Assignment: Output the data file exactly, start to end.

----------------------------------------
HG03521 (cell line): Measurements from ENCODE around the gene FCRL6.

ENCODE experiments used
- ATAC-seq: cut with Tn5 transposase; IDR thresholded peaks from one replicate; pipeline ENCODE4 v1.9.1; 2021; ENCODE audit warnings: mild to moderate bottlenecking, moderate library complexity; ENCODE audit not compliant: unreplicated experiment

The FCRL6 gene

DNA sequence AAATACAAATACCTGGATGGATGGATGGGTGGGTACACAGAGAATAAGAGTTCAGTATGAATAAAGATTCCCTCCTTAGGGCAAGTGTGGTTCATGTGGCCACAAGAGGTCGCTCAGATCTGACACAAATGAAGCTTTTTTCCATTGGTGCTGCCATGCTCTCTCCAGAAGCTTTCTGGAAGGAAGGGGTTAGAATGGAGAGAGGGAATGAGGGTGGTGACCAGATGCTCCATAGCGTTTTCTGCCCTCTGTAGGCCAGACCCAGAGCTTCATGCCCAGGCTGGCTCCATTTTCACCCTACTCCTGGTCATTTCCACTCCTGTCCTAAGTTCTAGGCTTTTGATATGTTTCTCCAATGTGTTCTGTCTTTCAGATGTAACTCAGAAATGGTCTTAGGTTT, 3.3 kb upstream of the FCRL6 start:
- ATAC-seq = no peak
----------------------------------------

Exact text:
HG03521 (cell line): Measurements from ENCODE around the gene FCRL6.

ENCODE experiments used
- ATAC-seq: cut with Tn5 transposase; IDR thresholded peaks from one replicate; pipeline ENCODE4 v1.9.1; 2021; ENCODE audit warnings: mild to moderate bottlenecking, moderate library complexity; ENCODE audit not compliant: unreplicated experiment

The FCRL6 gene

DNA sequence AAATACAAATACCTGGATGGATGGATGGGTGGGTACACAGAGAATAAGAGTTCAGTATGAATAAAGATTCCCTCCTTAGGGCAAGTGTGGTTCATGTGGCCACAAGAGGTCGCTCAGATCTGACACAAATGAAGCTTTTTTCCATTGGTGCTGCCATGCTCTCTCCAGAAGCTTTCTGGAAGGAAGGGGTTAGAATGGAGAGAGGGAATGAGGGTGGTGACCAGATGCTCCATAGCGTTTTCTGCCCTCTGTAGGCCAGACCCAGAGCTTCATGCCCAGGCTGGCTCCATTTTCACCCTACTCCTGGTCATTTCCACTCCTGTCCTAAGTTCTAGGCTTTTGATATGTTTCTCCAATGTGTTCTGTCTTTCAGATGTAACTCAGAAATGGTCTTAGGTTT, 3.3 kb upstream of the FCRL6 start:
- ATAC-seq = no peak